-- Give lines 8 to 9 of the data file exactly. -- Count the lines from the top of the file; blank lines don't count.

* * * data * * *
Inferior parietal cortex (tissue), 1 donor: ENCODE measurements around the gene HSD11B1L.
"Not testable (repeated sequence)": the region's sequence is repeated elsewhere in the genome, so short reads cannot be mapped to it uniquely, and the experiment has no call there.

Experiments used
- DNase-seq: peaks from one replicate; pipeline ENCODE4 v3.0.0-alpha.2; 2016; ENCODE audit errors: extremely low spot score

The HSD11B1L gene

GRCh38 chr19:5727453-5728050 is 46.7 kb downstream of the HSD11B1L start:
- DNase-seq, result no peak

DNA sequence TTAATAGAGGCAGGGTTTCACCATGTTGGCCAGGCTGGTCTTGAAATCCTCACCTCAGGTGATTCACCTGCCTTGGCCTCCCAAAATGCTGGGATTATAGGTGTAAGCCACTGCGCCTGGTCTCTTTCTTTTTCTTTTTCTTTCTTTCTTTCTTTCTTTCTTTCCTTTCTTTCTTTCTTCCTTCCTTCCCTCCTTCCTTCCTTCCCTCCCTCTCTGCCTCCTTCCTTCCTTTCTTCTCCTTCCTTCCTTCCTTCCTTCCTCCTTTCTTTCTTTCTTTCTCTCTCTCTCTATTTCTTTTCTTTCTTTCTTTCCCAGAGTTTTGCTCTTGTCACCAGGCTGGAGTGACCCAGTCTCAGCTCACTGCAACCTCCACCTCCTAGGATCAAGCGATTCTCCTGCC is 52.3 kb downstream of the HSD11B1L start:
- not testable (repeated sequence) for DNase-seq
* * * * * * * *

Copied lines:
DNA sequence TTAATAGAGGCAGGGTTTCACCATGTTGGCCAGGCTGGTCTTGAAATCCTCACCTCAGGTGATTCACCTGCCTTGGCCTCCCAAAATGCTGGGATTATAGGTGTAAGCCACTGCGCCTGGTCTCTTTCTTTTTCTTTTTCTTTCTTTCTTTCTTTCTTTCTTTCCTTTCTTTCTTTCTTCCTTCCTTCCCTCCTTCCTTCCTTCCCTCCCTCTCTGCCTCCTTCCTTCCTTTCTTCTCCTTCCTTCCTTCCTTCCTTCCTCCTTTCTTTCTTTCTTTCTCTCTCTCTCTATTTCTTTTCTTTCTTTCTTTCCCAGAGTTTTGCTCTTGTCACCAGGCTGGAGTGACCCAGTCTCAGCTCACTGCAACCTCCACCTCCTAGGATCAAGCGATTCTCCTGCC is 52.3 kb downstream of the HSD11B1L start:
- not testable (repeated sequence) for DNase-seq